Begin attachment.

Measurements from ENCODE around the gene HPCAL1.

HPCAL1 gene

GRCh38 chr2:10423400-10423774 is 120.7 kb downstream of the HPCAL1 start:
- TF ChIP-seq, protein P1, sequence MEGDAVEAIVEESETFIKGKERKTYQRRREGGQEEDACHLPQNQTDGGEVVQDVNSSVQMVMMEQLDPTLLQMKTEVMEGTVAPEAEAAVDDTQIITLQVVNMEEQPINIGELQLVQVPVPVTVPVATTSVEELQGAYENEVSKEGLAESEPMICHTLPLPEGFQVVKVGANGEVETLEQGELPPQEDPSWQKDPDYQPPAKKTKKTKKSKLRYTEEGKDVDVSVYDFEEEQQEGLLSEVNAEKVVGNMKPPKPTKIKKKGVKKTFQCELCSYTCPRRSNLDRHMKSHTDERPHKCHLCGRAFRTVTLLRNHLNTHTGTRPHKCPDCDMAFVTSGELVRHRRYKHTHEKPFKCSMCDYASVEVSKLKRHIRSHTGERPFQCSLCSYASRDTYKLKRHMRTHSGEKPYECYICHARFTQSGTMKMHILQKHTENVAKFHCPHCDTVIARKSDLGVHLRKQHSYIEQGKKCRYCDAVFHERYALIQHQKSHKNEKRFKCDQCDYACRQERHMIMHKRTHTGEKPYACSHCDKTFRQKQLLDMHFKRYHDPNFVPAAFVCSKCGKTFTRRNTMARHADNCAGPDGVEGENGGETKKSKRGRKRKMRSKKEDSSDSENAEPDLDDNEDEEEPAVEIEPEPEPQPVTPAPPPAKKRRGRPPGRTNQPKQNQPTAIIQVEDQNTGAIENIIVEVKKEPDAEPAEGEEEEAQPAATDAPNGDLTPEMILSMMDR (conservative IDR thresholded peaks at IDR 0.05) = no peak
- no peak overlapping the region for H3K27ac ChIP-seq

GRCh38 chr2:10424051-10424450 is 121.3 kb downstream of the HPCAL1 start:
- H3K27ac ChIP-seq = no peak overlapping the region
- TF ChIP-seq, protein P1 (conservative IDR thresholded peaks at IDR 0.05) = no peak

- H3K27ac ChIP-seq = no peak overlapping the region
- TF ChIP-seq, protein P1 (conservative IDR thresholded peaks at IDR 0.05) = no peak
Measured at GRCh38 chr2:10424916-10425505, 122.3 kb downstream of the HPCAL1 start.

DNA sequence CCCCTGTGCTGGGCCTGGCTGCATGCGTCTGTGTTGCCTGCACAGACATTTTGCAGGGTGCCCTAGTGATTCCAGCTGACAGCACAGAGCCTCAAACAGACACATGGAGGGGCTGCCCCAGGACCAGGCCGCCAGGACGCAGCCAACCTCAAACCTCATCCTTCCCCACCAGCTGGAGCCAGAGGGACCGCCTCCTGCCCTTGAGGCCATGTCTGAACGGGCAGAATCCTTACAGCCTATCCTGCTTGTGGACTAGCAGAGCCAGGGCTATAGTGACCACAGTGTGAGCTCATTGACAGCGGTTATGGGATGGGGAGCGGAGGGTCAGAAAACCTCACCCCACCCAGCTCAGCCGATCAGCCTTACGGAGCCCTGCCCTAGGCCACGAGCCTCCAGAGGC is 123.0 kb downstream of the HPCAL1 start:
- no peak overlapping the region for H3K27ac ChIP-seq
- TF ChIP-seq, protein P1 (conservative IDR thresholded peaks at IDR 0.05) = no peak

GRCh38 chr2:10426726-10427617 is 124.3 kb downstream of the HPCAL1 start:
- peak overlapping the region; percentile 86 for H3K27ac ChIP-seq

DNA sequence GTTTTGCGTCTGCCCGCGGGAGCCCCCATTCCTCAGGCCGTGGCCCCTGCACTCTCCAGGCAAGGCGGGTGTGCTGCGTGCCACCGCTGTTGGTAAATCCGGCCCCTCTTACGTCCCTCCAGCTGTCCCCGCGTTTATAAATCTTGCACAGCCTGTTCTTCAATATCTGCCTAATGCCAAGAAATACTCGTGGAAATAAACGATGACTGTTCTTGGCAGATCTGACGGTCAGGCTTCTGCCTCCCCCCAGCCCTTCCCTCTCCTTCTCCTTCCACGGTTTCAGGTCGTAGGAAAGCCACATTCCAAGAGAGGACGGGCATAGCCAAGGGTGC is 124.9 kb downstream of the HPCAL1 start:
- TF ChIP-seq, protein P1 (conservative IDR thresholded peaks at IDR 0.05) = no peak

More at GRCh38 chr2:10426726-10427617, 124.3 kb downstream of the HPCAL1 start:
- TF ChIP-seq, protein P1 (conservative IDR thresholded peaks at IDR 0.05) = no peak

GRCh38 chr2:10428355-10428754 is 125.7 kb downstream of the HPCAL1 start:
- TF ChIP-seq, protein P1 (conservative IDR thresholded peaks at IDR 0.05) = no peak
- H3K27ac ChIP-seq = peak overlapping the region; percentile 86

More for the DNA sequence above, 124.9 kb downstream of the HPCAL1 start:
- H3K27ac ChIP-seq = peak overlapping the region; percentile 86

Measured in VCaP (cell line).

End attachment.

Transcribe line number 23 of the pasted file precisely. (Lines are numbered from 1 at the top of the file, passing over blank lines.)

- H3K27ac ChIP-seq = peak overlapping the region; percentile 86